Today is February 12th, Abraham Lincoln's birthday. Bach when I attended Fort Dearborn Grammar School (seen as it is today in the photograph above, along with a black and white photo I took of one of the Kloak kids in the playground back in the 1960s), it represented a day off from school, along with Washington's birthday 10 days later. I was not too crazy about school, and so those two holidays were a big thing to me. A while after I graduated from Fort Dearborn, the travel industry persuaded the President and the Congress to have most of the country's holidays fall on a Monday, creating three day weekends. In the process, both Lincoln's and Washington's birthday were eliminated and President's Day was established on a Monday between these two dates. If I was still in school when this happened, I would have been outraged - one of our precious February holidays had been taken away from us. No three day weekend is worth that. Did the Fort Dearborn student body riot when that happened? I hope so. I would have.
Saturday, February 11, 2017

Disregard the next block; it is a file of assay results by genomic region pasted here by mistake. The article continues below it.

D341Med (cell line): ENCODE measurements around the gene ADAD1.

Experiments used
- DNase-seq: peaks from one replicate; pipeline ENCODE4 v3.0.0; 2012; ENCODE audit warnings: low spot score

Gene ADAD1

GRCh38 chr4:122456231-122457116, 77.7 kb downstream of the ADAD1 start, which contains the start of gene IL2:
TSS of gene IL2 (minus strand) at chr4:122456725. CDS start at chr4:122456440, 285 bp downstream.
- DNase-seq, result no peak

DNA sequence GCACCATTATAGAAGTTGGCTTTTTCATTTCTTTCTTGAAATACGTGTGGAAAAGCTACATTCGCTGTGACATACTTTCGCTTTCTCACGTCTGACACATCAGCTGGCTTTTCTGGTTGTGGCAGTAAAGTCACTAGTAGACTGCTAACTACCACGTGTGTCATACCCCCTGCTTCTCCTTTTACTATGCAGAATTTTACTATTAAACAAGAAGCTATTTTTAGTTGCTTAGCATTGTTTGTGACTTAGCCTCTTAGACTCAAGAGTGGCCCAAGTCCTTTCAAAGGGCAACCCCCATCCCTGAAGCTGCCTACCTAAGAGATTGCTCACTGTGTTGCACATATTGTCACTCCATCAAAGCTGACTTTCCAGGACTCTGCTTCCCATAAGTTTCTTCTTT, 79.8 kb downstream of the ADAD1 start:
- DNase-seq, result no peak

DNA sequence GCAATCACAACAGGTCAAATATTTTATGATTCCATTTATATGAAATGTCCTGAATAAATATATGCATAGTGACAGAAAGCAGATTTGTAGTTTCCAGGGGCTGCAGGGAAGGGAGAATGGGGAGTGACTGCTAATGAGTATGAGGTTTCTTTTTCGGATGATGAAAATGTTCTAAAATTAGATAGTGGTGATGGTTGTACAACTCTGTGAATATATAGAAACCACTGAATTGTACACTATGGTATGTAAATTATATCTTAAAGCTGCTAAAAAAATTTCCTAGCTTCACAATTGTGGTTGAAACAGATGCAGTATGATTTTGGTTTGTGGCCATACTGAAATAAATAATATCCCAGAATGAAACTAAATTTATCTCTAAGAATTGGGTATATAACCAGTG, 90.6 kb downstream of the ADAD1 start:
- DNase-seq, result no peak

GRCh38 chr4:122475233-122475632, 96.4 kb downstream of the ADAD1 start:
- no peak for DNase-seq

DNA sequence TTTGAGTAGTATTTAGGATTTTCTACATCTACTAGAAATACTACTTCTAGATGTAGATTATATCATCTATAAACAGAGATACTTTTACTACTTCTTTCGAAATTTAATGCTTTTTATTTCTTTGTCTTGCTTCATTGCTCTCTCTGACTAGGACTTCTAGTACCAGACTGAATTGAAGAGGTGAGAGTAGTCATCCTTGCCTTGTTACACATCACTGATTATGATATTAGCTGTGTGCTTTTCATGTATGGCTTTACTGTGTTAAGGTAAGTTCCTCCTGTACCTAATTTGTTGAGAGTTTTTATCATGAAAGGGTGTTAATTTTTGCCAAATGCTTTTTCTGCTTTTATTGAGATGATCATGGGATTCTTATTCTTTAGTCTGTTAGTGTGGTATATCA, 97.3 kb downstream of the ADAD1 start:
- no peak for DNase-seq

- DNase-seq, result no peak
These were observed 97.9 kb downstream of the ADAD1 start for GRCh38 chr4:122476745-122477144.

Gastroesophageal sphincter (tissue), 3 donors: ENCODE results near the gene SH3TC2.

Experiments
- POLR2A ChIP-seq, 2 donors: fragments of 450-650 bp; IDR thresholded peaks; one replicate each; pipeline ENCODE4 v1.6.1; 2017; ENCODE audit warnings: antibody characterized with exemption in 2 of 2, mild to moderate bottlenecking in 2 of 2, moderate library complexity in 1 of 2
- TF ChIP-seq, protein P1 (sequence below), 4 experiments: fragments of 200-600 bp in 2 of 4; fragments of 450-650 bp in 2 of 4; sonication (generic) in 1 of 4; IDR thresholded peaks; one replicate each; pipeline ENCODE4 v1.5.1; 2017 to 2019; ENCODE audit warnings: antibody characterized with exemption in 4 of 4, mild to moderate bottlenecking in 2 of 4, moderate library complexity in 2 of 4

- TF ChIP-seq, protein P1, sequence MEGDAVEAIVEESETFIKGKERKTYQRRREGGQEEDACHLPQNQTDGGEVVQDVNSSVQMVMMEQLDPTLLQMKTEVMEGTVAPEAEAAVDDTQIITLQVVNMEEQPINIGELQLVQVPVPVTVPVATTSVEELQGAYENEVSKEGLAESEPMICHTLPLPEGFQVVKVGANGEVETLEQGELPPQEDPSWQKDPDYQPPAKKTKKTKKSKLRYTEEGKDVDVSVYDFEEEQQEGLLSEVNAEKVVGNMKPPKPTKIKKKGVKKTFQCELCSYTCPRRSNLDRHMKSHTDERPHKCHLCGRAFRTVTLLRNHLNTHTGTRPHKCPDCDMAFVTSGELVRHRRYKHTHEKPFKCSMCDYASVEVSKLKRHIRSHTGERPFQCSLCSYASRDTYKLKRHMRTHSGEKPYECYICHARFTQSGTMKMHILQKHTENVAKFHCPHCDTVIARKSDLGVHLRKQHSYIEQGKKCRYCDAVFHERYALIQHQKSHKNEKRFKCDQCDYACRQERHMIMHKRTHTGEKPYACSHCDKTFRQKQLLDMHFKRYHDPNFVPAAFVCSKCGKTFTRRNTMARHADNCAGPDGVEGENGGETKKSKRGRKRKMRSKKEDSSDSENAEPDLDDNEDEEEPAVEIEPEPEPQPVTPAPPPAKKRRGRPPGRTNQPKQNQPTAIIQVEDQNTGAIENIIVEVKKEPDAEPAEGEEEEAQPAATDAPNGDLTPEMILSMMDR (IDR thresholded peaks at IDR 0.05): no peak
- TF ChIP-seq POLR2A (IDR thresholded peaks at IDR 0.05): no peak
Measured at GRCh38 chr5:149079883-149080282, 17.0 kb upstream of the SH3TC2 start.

There is a restaurant right next to the bookstore where I work, which is called The Goods (seen in the photograph above). Over the three years I have worked at the bookstore, it has been called Sylvia's Kitchen, Udi's, The Good Son, and now The Goods. Changing names so frequently is never a good sign, although I think the owners did sell off the Udi's brand and then reopened the place as an independent operation. Having a restaurant next door is pretty important to the bookstore, since many people want to browse the bookshelves and then have lunch next door. The store even reopened a long closed door between the two businesses to allow easier access. I haven't eaten at the place since it was The Good Son. The food and service were both good, and I wouldn't mind eating there again if I wasn't on a tight budget these days. Back when it was The Good Son, the place featured "Detroit style" pizza, which I assumed consisted of the favorite recipes of the Detroit mob. These days it is heavy into vegetarian offerings, a bow to the tastes of the surrounding neighborhood, I suppose. No doubt California transplants imposing their tastes on us poor Coloradans. The swine.